Friday, July 21, 2006

World: media ownership: how to tell the broad populace what to think

Australia’s media ownership regulations are being shredded. Why should anyone care? Why should there be any regulation at all?

Just look at Russia. President Vladimir Putin has stifled the independence of all the major media outlets, while correctly maintaining that there is a pluralism. But Putin knows that to keep a grip on public opinion, it is sufficient to control the flow of information and viewpoints in the largest voices.

To date, Australia has had a comparatively complex set of regulations limiting both foreign ownership of media, and diversity within particular markets. In practical terms, it recognises that the dominant media voices are the free-to-air tv stations and the mass circulation daily newspapers. The regulations also – effectively – recognise the distinct major markets (eg Sydney, Melbourne), and the differential nature of indigenous versus foreign interests in the media’s voices.

Most criticism of those regulations has come from large media proprietors and financial service organisations (eg merchant banks, accountancy firms) that stand to gain from the free-for-all that ensues from relaxation.

As both a dominant media proprietor and a naturalised American (and thus a foreigner), Rupert Murdoch stands to gain from weakened regulations. In fact, News Ltd outlets have complained the changes don’t go far enough: Murdoch wants the number of free-to-air tv licenses relaxed, so he doesn’t have to pay a premium to take over an existing network. However, he benefits anyway, in the new capability to own both tv and newspaper voices in the same major market.

An interesting piece this issue on Radio National last night gave some indication of the biases of the different players. Those from the financial services sector (eg accountant Matt Liebman of Price Waterhouse Coopers) focused exclusively on technical aspects of the changes, while oblivious of the social and political ramifications – as if advertising markets and profitability were sufficient proxies for a diversity of information and opinion.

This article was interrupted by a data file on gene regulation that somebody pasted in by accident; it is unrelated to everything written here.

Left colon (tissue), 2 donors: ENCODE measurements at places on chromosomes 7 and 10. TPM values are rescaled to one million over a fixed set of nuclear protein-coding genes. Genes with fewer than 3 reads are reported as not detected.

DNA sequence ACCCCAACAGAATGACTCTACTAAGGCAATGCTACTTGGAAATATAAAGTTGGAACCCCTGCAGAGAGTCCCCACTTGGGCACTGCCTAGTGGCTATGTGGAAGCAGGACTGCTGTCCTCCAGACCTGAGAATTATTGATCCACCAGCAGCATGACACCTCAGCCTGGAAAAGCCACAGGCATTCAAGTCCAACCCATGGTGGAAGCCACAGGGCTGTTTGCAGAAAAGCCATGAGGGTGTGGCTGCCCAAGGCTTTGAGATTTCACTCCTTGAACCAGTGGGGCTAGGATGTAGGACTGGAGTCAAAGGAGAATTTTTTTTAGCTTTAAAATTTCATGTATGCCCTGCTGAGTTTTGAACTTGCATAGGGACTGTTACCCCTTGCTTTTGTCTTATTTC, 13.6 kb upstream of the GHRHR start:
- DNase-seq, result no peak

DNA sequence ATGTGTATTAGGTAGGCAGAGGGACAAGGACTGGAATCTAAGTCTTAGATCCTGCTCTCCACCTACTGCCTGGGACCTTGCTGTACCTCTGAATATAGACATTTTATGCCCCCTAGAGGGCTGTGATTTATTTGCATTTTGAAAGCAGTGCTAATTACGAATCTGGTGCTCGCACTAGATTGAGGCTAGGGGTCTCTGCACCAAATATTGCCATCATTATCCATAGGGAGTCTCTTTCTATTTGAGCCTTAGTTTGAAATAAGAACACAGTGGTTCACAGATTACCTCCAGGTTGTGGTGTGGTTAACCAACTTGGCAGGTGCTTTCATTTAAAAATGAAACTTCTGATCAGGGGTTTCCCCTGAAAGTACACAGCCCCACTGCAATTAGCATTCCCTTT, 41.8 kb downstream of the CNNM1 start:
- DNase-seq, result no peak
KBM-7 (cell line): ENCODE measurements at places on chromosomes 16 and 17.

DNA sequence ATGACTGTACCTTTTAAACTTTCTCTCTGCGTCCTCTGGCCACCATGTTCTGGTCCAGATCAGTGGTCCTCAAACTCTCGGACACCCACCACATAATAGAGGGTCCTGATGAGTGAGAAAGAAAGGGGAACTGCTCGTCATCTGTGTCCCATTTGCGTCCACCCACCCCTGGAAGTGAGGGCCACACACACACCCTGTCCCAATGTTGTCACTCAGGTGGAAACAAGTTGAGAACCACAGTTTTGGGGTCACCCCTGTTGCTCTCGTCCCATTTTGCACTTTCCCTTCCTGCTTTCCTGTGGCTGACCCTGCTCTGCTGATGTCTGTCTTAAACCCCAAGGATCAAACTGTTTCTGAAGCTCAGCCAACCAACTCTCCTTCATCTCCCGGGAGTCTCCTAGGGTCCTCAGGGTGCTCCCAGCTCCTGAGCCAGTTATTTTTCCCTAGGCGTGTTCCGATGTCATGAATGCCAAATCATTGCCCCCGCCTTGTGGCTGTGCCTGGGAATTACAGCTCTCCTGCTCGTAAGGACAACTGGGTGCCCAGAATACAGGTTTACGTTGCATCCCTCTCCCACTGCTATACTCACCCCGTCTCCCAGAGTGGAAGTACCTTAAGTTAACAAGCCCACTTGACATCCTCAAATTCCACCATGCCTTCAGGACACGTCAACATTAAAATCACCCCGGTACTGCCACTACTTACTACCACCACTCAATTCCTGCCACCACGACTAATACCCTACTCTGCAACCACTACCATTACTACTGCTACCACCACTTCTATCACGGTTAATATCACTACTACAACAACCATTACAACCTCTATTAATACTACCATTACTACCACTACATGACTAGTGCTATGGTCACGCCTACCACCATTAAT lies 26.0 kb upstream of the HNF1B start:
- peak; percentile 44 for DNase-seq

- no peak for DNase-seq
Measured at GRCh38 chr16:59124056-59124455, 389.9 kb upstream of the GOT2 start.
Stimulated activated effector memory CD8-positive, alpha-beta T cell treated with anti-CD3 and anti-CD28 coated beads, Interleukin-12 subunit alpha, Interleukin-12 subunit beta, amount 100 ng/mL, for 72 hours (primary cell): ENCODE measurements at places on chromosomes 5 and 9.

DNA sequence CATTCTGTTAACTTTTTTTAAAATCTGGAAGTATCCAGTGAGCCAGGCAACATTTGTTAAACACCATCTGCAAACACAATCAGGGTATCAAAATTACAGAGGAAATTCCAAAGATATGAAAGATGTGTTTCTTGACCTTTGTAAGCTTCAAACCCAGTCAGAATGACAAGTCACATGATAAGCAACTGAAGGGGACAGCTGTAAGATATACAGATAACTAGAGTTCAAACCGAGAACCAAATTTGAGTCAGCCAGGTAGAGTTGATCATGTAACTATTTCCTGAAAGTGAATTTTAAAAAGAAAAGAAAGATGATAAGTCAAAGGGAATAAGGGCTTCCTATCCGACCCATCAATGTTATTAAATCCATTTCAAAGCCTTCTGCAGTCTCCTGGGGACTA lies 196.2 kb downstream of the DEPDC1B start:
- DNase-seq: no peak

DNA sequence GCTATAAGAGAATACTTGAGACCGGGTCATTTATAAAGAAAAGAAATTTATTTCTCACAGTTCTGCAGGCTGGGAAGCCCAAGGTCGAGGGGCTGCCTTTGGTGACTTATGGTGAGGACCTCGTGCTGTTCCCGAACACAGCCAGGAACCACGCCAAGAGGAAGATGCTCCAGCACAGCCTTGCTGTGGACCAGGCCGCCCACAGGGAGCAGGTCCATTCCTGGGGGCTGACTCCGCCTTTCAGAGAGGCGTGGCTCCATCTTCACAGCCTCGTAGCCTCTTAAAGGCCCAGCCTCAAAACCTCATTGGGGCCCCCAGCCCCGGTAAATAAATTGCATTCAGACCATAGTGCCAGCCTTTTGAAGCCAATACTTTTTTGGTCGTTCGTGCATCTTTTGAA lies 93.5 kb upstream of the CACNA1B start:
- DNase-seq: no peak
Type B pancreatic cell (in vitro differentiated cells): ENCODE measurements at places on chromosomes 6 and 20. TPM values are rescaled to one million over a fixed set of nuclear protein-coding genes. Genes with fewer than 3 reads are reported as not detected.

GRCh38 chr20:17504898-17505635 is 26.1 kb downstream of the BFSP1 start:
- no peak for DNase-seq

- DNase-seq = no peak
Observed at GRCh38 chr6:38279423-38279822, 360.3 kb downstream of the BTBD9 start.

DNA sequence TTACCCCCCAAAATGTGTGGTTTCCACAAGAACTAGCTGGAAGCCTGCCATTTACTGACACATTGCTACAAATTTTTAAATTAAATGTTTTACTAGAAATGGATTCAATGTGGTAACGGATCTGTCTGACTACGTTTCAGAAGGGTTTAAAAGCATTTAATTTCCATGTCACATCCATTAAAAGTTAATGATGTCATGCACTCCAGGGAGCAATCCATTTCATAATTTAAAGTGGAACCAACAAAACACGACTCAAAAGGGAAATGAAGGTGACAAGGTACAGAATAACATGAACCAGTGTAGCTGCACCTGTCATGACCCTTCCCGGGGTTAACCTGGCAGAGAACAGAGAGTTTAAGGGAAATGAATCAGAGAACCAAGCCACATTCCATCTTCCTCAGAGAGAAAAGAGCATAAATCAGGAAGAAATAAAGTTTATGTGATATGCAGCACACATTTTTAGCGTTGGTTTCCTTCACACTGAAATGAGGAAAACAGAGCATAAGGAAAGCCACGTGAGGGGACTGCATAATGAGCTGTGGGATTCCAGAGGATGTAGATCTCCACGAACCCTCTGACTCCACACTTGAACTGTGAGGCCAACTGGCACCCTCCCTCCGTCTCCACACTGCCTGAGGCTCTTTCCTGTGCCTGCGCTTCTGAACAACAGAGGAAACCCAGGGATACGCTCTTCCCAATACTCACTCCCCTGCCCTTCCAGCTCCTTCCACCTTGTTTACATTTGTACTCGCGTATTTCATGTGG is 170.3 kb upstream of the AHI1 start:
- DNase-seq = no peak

Yet analysts (such as Steve Allen of Fusion Strategies) recognised that the changes chiefly benefitted “boardrooms and shareholders”, and recognised that News Ltd criticisms represented particular vested interests. While the technicians postulated that the regulations were irrelevant in a ‘new media’ era, the analysts recognised that the overwhelming majority of voters still consumed information from the traditional sources of tv and newspaper – and this would be the case for some time to come.

A media analyst from Melbourne’s The Age newspaper then noted that an analysis of recent reportage of the issue from the four main ‘national’ newspapers – upwards of 50 items from The Australian, Sydney Morning Herald, The Age, and the Financial Review – showed that Murdoch’s paper (The Australian) “lobbied unashamedly for changes - in its news, editorial and commentary” pieces” – with utter consistency. By contrast, the others – Fairfax papers - ran a wider variety of views, more often than not conflicting with the official Fairfax position. (The analyst’s situation can be debated, but his findings cannot.)

Fairfax is a peculiar beast. Since “Young Warwick” Fairfax’s disastrous privatisation attempt in the late 1980s, the organisation has had a run remarkably free from proprietor influence. It has been an anachronistic independent, a bastion of the relatively free voice (see Wikipedia’s entry on the Herald). All that will change in the impending feeding frenzy of takeovers, and Australia’s diversity of information flow will be substantially weakened.

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